- Keeps siblings together – Shared guardianship may allow siblings to stay together rather than placing children in separate foster homes.
The Legal Process for Shared Guardianship with a Parent and Grandparent
If a parent and grandparent decide shared guardianship is right for their situation, they will need to go through a legal process to establish the shared arrangement.
Petitioning the Court
The first step is for the parent and grandparent to petition for shared guardianship in the appropriate court, usually family court. The petition should:
- Explain why shared guardianship would be in the best interest of the child
- Provide background information showing the petitioners are suitable guardians
- Outline how guardianship responsibilities would be divided
- Have supporting documents like financial statements and criminal background checks attached
Notice that guardianship has been petitioned for must be legally served to certain interested parties. Typically, notice must go to:
- The child, if they are over 14 years old
- Any other parent or person with legal custody
- Anyone nominated as guardian in a deceased parent’s will
Conducting an Investigation
The court will have a probation officer, court investigator or guardian ad litem conduct an investigation. They ensure guardianship is needed, gather input from interested parties, and check the proposed guardians are suitable.
Holding a Court Hearing
A hearing is held where the petitioners explain why shared guardianship is in the child’s best interest. The judge considers the evidence and may ask questions. Interested parties can also provide input.
If satisfied, the judge approves a shared guardianship order outlining each guardian’s rights and responsibilities. The parent and grandparent must sign a statement accepting their role as legal guardians.
Making Shared Guardianship Work Smoothly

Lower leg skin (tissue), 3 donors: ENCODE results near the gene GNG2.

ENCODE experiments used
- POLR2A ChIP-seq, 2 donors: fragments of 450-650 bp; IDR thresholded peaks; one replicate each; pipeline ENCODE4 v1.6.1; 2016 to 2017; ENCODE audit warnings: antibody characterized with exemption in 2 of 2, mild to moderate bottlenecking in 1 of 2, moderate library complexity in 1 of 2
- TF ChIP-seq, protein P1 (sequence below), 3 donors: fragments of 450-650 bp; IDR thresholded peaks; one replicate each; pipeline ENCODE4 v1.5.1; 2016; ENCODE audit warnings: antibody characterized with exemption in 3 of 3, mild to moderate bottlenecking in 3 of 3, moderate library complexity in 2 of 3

Once shared guardianship is legally established, the parent and grandparent guardians need to work together to create a smooth arrangement focused on the child’s needs. Here are tips:
- Communicate frequently – Have regular discussions to coordinate schedules, share information, and confer about decisions.
- Split up responsibilities – Based on abilities and availability, divide tasks like taking to doctor appointments, helping with homework, providing transportation, managing finances, etc.
- Respect each other’s methods – There may be disagreements in child-rearing styles. Compromise and keep the focus on the child.
- Allow each other breaks – Taking turns caring for the child prevents burnout. Give each other guilt-free personal time.
- Be flexible – Life brings changes and challenges. Adapt to new circumstances with compassion and creativity.
- Address problems respectfully – Have earnest conversations and keep egos aside if difficulties arise. Seek mediation if needed.
- Celebrate shared successes – Note milestones the child reaches with your combined support and care. Express gratitude for each other’s efforts.
With open communication, flexibility, and lots of love, a parent and grandparent can effectively work together in a shared guardianship to raise a happy, healthy child.